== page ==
SCHENECTADY -- Linda Sweet-Sharkey knows the general public.
The executive secretary to Mayor Gary McCarthy answered about 100 phone calls every day in her second-floor office at City Hall.
"Even though I dealt with people screaming at me and swearing at me all day, I had a list of people I called on Tuesday and said, 'I just want to let you know I'm leaving,' because over the years I was the one they would call," Sweet-Sharkey said Friday, her last day on the job.
The staff working in City Hall -- reduced in size because of coronavirus precautions -- lined a first-floor hallway when Sweet-Sharkey walked through a side door at 1 p.m. Daughter Mikaela Center, grandson Liam Center and son and city firefighter Mitchell Burke were waiting outside.
Sweet-Sharkey, 58, began working in the mayor's office in September 2007, answering first to Mayor Brian U. Stratton. She had joined the City Hall work force earlier in 2007, landing a position in the Finance Department.
Helping people with their problems was part of the job. Sweet-Sharkey said she talked to people who complained their tap water was brown; griped their neighbors were playing music too loud; reported neighborhood vandalism; and expressed concerns neighbors were putting up illegal fences.
She also would transfer callers to the proper city departments, compile street closings, schedule City Hall weddings and set up the mayor's calendar.
People appreciated Sweet-Sharkey's good work.
"One sent me a gorgeous bouquet of flowers and thanked me for everything I had done," she said. "It's a very rewarding job when you feel like you can help people. They'll call me screaming and at the end it will be like, 'Thank you so much for your help.'"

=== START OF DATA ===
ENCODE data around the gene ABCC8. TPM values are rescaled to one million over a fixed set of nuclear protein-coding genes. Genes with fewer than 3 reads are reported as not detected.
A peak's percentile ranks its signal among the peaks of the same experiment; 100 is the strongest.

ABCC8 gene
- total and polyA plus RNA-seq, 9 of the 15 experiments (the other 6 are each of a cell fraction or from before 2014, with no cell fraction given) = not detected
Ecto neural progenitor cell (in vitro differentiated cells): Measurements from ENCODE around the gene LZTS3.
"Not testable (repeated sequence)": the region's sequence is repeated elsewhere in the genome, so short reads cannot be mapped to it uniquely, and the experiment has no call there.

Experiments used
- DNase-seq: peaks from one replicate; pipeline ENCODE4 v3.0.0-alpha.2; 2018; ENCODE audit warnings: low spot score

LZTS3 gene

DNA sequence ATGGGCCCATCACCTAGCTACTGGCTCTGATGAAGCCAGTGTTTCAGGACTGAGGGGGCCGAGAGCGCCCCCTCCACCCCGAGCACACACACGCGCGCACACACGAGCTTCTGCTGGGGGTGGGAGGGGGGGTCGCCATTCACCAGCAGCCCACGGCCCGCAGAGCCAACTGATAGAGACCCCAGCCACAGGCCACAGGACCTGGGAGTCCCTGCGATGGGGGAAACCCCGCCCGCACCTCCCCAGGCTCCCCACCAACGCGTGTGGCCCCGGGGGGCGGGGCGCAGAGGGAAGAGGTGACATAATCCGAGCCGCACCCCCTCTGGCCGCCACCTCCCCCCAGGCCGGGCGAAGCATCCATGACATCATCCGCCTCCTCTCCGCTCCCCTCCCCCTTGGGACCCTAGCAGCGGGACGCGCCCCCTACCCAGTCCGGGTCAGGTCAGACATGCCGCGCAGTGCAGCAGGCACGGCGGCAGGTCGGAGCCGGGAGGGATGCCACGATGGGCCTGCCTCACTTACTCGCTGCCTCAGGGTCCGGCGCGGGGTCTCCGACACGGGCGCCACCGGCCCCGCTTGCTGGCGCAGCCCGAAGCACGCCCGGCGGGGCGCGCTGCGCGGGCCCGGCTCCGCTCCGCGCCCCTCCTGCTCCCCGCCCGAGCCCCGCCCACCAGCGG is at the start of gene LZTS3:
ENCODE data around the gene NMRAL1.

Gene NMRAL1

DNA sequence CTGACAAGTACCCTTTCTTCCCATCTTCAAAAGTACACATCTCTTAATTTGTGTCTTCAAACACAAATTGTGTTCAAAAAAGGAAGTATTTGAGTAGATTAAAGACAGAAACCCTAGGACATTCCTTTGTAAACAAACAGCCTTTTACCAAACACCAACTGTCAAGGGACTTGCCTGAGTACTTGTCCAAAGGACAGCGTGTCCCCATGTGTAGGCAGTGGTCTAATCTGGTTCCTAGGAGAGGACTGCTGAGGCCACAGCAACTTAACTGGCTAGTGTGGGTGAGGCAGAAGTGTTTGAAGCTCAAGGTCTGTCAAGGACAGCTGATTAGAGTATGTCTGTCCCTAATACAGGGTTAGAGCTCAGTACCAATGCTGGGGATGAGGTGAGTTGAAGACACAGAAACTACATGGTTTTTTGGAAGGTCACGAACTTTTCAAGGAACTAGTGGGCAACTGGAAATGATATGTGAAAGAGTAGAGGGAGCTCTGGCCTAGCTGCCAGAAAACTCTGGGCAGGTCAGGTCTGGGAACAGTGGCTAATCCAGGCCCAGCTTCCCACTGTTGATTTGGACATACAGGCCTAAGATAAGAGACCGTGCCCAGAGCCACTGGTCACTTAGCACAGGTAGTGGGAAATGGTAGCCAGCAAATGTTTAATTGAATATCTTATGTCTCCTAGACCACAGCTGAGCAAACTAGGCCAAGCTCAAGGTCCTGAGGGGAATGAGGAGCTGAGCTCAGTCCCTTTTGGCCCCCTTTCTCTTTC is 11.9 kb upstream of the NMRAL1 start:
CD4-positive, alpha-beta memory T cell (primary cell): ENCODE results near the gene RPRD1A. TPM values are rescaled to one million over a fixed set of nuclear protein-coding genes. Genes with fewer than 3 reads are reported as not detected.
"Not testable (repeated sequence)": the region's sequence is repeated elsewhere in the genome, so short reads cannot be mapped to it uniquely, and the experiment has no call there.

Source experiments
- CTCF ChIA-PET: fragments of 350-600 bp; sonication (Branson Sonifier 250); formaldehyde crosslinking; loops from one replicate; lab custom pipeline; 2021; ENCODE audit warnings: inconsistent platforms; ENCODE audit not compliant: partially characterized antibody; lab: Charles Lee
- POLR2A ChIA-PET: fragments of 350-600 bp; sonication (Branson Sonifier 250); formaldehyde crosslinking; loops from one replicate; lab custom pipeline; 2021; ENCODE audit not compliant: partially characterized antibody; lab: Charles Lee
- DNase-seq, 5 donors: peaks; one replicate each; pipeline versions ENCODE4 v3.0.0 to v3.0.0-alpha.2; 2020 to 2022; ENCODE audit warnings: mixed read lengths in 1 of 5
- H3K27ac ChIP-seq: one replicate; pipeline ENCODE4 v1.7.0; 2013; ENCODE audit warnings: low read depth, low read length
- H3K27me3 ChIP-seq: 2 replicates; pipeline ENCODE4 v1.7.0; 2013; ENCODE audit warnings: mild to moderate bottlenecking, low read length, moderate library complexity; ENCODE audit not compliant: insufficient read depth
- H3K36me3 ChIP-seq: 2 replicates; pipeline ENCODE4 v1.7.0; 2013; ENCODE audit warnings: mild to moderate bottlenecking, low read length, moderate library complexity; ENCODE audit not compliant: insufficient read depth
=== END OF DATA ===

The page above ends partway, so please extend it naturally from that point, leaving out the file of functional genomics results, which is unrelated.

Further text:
Different mayors meant different ways of working.
"Both administrations had totally different personalities and totally different ways they wanted things done," Sweet-Sharkey said. "It was pretty much the opposite. The way I had done it for Brian, I didn't do it for Gary. So it was re-learning everything."
Sweet-Sharkey, who also worked at the state Department of Environmental Conservation, at local day care centers and in Schenectady schools as a paraprofessional -- an educational assistant -- has decided to trade adventures in government for adventures in babysitting. She wants to spend more time with Liam, now 3 months old.
"He had to have two heart surgeries within his first week," Sweet-Sharkey said of Liam, who was born with transposition of the great arteries, a rare heart defect. "I was home, I was with Mikaela and the baby and then the COVID started and I said, 'Life is too short.'
"I just watched him have to struggle with a month on life support, he had tubes everywhere on his body," Sweet-Sharkey added. "I don't want him to go to day care, I need to be able to take care of him so they can go to work and not worry about him ... to me, this is important, my kids, my grandbaby, my husband. I decided it was time to do it."
Sweet-Sharkey is celebrating retirement another way. While men and women have been living without salons and barber shops since the pandemic shutdowns started in March, Sweet-Sharkey will be living without her light auburn hair -- she planned to shave her head Friday night as a fundraiser for St. Baldrick's Foundation.
"When Liam was in the hospital, they stayed at Ronald McDonald House for a month, people were wonderful, people donated, Ronald McDonald House is amazing," Sweet-Sharkey said. "I said, 'All right, now that he's out, what can I do to help kids?' St. Baldrick's is for child cancer and the families that are going through it."
"I was able to raise my $300 within four days," Sweet-Sharkey said, adding people will be able to watch the transformation on Facebook.
Contact staff writer Jeff Wilkin at 518-641-8400 or at [email protected]